On Douglas Murray on Tommy Robinson

At the National Review, Douglas Murray laments how Tommy Robinson has brought his latest imprisonment on himself:

Robinson would not now be in jail if he had not once again accosted defendants in an ongoing trial outside the courthouse. He had been told by a judge last May not to do this and yet he did this again. It isn’t the worst thing in the world (it isn’t child rape, for instance), but it is an offense to which Robinson understandably pleaded guilty. More important, the trial that was coming to a close last Friday is just one part of a trial involving multiple other defendants. It is certainly possible that Robinson’s breaking of reporting restrictions at the Leeds trial could have prejudiced those trials. To have caused the collapse of such a trial would have been more than a blunder; it would have been an additional blow to victims who deserve justice.

I wrote about the livestream that got Robinson into trouble here. Murray’s explanation on this point is a welcome corrective to the sensationalist narrative popular among US conservatives (who have been lapping up commentary from Katie Hopkins), which is that Robinson has been silenced by a police and judiciary that wants to suppress public knowledge about certain trials for the benefit of defendants, despite having chosen to investigate and prosecute these same defendants in the first place. We can add that although Robinson’s antics may not be “the worst thing in the world”, contempt of court punishments are often harsh, as a matter of deterrence.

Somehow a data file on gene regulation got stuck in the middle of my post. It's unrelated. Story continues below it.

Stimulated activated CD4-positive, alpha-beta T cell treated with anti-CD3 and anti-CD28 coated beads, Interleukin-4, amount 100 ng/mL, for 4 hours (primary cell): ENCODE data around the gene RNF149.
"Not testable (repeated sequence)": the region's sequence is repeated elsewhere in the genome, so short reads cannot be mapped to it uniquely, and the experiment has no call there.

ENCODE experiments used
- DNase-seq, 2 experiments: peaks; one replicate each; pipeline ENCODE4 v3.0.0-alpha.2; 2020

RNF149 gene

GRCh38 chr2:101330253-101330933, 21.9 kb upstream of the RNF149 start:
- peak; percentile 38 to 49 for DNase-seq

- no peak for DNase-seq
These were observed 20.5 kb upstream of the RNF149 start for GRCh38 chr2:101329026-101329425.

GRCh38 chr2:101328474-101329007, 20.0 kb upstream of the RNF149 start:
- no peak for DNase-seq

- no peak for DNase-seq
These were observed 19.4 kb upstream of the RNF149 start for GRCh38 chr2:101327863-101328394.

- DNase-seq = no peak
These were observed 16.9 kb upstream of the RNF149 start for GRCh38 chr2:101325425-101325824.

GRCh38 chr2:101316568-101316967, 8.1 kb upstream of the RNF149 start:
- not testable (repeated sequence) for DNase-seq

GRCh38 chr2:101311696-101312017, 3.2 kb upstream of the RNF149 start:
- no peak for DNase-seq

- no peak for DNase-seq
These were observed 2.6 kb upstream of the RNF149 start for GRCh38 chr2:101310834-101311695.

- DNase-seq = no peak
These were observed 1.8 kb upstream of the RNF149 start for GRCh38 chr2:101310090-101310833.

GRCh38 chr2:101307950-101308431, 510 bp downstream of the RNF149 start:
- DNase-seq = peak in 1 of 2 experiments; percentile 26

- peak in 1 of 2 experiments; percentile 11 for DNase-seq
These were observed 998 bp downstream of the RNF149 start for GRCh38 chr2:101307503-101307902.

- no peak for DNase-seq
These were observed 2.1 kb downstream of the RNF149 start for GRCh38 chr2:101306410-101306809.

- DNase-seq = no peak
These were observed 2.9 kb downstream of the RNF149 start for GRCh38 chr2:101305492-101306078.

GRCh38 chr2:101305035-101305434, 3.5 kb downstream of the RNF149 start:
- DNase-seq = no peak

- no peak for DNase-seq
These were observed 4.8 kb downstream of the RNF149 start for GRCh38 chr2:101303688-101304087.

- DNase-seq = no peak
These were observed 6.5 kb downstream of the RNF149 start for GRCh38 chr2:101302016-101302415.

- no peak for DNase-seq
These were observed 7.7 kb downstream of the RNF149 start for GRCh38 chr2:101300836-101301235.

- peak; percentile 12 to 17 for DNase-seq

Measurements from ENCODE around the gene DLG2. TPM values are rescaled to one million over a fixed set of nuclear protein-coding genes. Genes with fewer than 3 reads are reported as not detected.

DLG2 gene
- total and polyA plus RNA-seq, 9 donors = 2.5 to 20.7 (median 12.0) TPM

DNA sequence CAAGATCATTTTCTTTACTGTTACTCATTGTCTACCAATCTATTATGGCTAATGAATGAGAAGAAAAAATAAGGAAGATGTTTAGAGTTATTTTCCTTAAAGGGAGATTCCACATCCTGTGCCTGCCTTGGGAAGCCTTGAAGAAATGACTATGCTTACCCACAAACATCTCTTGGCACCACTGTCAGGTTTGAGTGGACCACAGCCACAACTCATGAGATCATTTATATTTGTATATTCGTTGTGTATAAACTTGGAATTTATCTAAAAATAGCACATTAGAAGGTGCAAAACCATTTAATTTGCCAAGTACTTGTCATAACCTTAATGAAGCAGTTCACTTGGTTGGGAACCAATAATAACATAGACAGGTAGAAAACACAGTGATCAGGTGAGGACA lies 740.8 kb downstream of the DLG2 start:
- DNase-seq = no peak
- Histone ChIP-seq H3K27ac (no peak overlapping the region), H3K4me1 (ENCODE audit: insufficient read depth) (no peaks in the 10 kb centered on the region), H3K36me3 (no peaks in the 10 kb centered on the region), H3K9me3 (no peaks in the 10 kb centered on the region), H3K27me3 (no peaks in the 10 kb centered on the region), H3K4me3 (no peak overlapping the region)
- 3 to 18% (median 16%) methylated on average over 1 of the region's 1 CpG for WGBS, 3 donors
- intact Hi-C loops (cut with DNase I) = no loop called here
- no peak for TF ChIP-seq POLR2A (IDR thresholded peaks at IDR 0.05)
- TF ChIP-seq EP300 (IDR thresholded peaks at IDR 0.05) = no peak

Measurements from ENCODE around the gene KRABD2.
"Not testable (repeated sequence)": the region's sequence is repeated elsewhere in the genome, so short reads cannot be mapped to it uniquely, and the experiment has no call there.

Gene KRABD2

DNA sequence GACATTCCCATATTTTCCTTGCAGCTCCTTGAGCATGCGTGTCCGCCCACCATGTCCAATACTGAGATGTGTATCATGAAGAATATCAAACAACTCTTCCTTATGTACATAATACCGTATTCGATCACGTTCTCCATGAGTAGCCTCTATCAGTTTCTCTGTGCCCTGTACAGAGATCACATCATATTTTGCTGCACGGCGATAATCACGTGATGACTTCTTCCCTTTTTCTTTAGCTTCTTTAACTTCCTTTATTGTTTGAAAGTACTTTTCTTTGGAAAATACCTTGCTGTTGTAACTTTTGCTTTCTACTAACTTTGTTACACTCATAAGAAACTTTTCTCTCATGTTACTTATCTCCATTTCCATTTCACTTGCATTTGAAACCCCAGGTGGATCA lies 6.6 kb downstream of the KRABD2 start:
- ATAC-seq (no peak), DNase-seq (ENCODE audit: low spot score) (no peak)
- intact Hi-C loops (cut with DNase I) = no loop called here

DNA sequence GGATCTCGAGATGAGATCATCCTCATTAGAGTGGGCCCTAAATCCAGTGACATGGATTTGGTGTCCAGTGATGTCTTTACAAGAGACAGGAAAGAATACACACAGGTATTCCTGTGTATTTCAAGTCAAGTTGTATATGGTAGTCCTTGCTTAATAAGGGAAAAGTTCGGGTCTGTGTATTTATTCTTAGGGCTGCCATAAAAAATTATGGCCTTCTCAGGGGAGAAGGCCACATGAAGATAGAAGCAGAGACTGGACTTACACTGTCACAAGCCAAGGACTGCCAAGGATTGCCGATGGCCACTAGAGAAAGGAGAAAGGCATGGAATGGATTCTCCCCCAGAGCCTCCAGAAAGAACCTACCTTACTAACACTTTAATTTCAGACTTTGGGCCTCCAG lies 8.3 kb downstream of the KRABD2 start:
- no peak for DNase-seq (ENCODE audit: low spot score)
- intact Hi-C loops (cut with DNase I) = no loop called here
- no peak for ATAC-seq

However, while conceding that Robinson has at times acted unwisely, Murray’s main theme is that Robinson has been “persecuted” for having drawn attention to “grooming gangs”, a term Murray dislikes as euphemistic but that seems to me to be reasonable shorthand for the specific circumstances by which predatory men acting together engineer situations by which underage girls are made vulnerable to forcible rape or persuaded to acquiesce in their own violation. He writes: